Late last night, I deleted every non-integrated app I had on my phone bar VSCOCam, Instagram, Commbank and Weatherzone. I’ve been going through my dashboard here and Instagram unfollowing a lot of blogs and people too. I’m an artwork job or two away from abandoning Facebook altogether. If you have some zany way of knowing, it’s nothing personal.
The difference between the lives people present online, and the world as it actually is, is widening beyond my ability to mentally handle anymore. There’s this gap between what you see of someone online and what you see of them in real life that has been bothering me for a long while and I’m at a point where I only want to know people as they actually are. I don’t want a showreel, or a series of selected highlights. I don’t want oddly intimate yet personally flattering details about anyone. I don’t want to feel like I know people when really, I don’t. I know less than 10% of the people on my Facebook account. I don’t really know many of the people on Instagram or Tumblr either, photographers and artists and columnists notwithstanding.
I’ve been slowly withdrawing my personality from the internet for a while for this reason. I don’t want to put too much of myself into this thing. I’m happy to share the things I see, the work I create, but there is a lot that is for real conversation only, not the online sphere.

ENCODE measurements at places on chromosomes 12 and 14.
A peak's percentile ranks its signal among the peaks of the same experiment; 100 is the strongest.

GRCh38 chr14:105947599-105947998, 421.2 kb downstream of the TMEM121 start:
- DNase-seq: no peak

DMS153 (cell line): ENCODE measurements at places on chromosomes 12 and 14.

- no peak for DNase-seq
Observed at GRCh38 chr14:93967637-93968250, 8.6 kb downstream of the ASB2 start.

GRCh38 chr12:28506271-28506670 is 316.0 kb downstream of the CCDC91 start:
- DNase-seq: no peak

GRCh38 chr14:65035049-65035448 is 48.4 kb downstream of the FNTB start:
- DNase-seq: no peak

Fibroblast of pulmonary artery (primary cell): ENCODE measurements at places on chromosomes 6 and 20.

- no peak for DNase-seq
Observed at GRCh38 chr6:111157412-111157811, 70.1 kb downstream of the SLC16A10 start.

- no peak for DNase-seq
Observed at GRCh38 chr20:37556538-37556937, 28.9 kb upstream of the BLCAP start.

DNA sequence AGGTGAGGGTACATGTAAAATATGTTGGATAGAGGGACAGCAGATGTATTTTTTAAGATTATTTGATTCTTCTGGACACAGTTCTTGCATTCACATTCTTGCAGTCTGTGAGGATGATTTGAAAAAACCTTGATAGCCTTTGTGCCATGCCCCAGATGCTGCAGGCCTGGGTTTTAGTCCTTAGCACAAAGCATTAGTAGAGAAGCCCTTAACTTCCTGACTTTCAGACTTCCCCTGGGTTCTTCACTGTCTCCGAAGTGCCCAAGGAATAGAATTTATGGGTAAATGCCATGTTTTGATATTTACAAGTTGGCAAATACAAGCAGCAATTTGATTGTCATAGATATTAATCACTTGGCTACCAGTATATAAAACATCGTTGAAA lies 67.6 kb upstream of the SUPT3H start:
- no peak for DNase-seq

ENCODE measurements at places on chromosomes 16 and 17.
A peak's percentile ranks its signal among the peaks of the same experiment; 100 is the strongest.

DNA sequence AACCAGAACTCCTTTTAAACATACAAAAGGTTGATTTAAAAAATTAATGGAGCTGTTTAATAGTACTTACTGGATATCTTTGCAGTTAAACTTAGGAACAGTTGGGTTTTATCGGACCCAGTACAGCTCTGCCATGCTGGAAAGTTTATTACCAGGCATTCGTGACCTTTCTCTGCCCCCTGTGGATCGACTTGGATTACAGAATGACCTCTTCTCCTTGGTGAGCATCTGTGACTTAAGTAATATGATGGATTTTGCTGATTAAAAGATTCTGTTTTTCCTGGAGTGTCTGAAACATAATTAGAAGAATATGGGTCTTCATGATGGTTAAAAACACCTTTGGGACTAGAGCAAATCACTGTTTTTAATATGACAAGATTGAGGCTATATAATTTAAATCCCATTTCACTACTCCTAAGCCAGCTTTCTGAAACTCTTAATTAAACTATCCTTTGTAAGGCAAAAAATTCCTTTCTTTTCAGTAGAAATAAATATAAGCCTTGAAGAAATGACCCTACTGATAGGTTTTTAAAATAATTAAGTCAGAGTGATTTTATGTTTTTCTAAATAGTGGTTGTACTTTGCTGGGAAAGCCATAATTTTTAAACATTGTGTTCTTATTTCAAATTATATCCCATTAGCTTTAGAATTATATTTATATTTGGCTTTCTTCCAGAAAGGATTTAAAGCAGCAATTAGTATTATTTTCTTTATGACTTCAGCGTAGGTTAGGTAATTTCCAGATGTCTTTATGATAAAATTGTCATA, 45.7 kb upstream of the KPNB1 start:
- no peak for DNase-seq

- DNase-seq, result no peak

For someone who has depended on the internet for a long time, over a decade of heavy use, it’s hard to push it out of your life. Really, that’s an understatement and a half. I have leaned on the internet consistently through my teens and twenties for help from people I don’t know, to the detriment of real world relationships. I have hidden behind text walls because talking about issues has always been too hard for me in the real world. I have relied for a long time on friendships that have no tangible value, just words on a screen. My mental health has often hinged on those friendships, rather than physical ones. I had given myself a narrative long ago where the real world chewed me up and spat me out and the only people I could count on were display pictures in chat windows. I still sometimes believe it, but that mentality has to go.
I don’t want two or three fragmented versions of everyone I know. And I don’t want there to be two or three fragmented versions of myself. I am me, whole. And you are you, whole. But only in the real world.
Mike has nailed it once again ^
(Also I find this post kinda creepy as I was discussing this same idea with someone last night).